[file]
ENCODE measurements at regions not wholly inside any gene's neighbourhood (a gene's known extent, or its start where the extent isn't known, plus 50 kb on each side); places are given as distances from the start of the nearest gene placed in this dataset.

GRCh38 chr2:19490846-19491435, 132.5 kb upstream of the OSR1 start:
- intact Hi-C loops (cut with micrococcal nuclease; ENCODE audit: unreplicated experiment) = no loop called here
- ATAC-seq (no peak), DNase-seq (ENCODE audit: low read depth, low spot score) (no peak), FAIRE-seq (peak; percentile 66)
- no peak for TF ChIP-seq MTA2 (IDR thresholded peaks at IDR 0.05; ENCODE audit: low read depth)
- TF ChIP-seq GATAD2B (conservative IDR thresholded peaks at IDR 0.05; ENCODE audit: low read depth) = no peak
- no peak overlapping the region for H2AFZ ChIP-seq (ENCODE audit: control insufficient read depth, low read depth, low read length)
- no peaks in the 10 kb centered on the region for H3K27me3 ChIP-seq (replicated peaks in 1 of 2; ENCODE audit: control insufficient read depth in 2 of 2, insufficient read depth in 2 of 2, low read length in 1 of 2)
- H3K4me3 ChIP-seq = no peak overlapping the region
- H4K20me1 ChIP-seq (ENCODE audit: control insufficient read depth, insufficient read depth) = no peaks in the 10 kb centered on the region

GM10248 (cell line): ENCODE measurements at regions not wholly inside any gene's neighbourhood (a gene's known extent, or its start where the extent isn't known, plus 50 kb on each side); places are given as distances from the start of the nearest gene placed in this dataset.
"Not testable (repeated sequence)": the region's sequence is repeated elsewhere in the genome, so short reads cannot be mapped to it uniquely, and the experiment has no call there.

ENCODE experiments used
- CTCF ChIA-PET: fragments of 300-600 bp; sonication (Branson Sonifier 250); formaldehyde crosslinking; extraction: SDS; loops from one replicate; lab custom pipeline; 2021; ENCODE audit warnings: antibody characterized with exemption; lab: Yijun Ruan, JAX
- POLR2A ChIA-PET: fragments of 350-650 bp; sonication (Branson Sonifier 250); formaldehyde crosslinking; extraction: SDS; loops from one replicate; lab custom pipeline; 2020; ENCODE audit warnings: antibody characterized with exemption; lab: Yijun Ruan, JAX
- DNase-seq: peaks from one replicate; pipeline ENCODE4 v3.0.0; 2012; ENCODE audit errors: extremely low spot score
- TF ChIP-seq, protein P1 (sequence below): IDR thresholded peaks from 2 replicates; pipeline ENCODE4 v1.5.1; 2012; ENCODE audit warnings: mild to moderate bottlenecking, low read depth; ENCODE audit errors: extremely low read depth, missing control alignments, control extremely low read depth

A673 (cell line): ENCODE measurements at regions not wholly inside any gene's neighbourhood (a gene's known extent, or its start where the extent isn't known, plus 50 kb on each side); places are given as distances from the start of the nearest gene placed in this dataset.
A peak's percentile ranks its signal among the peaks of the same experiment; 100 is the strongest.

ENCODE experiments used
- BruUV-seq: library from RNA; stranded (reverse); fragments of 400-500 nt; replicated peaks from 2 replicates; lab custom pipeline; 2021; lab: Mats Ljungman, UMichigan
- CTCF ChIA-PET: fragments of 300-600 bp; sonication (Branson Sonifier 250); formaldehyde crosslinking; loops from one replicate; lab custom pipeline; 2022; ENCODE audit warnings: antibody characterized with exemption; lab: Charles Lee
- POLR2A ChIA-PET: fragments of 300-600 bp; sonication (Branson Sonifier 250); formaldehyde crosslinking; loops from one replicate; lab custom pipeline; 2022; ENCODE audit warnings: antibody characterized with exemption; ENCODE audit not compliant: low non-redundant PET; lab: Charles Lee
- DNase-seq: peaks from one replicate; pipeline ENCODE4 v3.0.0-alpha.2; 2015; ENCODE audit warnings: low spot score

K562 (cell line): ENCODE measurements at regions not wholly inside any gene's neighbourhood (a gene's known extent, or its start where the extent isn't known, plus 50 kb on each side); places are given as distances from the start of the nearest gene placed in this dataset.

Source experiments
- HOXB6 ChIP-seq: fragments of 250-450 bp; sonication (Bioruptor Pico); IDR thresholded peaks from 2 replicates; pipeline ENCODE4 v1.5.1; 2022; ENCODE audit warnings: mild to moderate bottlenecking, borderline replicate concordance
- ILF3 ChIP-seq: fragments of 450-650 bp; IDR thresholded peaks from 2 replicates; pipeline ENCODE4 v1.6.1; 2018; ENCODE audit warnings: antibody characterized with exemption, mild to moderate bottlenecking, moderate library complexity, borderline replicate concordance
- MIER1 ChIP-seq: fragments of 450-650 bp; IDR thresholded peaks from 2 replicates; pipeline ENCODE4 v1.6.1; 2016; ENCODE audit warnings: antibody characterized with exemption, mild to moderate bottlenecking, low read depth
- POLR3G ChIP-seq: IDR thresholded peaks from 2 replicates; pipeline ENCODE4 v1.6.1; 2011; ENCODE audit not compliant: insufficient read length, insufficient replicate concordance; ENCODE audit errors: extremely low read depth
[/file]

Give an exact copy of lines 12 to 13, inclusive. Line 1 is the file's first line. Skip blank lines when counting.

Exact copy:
"Not testable (repeated sequence)": the region's sequence is repeated elsewhere in the genome, so short reads cannot be mapped to it uniquely, and the experiment has no call there.

ENCODE experiments used